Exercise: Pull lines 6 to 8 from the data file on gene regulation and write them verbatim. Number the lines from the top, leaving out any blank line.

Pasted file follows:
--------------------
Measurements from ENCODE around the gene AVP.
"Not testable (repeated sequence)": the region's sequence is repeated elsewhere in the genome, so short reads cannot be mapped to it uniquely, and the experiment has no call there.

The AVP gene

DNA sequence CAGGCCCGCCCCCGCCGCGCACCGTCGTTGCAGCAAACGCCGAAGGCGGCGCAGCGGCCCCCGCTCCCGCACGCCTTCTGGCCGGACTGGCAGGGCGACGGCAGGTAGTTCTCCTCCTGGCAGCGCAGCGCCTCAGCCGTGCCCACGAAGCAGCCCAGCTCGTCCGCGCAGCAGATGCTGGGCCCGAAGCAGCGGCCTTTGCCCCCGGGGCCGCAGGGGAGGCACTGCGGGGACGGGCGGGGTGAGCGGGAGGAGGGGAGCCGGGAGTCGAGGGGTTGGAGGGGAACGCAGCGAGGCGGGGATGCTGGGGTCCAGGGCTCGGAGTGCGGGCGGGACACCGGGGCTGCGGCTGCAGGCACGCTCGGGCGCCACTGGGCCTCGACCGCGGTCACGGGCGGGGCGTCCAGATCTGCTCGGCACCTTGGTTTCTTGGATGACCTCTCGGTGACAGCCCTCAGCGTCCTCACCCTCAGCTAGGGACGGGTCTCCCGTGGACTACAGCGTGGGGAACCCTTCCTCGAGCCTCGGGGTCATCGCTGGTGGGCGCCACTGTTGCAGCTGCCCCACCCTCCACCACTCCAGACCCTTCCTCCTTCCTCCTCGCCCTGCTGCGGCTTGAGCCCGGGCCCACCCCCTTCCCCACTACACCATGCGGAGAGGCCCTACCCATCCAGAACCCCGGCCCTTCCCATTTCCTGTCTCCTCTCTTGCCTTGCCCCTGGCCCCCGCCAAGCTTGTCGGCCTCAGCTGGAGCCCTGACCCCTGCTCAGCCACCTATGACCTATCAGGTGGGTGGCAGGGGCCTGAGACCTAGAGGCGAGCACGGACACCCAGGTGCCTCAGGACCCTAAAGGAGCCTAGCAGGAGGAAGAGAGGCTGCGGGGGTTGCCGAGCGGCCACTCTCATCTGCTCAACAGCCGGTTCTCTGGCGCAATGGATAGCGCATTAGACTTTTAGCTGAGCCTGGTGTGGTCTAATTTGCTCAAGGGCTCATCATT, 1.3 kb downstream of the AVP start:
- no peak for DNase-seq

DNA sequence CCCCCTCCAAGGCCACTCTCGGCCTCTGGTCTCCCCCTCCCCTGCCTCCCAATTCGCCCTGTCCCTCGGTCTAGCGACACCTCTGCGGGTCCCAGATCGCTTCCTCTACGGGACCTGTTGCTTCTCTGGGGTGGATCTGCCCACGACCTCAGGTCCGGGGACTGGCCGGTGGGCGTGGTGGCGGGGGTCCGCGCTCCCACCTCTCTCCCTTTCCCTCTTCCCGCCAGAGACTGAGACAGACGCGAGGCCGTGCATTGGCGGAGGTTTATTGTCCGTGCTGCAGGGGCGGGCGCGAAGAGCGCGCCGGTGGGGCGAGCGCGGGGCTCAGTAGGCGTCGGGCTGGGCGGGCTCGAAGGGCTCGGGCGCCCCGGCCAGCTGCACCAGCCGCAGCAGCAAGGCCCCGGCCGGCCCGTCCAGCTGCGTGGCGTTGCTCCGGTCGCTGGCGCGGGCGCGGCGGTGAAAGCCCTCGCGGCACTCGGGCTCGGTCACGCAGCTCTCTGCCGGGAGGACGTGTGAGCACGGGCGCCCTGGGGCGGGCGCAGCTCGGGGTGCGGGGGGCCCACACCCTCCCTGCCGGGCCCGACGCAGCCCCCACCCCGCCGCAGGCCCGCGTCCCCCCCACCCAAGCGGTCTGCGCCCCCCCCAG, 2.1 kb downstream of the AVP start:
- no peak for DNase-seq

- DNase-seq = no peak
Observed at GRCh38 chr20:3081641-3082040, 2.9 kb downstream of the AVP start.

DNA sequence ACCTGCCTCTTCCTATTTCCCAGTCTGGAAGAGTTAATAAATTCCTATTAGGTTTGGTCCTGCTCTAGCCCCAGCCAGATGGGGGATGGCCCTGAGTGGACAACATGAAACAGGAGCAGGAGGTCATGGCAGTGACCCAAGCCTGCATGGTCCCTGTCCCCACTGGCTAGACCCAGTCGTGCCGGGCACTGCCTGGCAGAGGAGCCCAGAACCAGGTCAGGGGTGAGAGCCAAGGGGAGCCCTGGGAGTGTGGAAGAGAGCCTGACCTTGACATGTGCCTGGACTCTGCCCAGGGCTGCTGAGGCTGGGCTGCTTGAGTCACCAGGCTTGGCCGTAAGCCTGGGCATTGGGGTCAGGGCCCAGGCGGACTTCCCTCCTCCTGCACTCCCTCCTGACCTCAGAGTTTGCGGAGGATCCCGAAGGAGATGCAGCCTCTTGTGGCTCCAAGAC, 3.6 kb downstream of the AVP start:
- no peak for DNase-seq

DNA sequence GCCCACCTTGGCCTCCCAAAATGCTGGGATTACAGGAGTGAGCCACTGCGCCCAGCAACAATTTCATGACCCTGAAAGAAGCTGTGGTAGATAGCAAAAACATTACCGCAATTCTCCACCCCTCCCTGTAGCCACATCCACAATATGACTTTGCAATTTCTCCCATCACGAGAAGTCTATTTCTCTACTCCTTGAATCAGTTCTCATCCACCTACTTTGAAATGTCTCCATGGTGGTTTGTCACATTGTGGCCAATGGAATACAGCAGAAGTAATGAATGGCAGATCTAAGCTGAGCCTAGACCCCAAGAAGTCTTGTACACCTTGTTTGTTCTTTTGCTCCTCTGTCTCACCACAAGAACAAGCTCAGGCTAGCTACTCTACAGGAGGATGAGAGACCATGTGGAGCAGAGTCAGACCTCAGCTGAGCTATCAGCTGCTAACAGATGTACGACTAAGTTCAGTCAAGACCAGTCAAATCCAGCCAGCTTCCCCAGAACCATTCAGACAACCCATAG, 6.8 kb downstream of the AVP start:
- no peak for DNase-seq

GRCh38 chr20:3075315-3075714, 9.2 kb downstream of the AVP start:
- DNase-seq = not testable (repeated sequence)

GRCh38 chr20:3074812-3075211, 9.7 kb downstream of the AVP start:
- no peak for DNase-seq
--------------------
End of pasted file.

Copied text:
DNA sequence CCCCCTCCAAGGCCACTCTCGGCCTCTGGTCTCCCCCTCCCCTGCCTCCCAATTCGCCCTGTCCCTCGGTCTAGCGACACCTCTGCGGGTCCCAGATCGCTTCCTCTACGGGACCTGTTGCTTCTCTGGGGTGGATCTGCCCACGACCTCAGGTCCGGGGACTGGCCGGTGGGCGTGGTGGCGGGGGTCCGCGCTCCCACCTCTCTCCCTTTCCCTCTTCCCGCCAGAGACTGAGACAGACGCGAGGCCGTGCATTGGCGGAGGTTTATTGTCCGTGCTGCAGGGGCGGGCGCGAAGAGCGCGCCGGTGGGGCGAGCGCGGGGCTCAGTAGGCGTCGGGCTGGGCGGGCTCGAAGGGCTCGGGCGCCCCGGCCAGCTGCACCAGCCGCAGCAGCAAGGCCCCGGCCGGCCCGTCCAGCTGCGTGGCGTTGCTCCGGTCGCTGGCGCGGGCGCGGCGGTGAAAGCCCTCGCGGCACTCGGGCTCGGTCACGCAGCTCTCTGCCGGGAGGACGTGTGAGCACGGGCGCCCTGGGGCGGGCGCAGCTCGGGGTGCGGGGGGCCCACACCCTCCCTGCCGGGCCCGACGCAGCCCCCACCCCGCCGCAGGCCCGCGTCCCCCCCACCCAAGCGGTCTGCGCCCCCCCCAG, 2.1 kb downstream of the AVP start:
- no peak for DNase-seq

- DNase-seq = no peak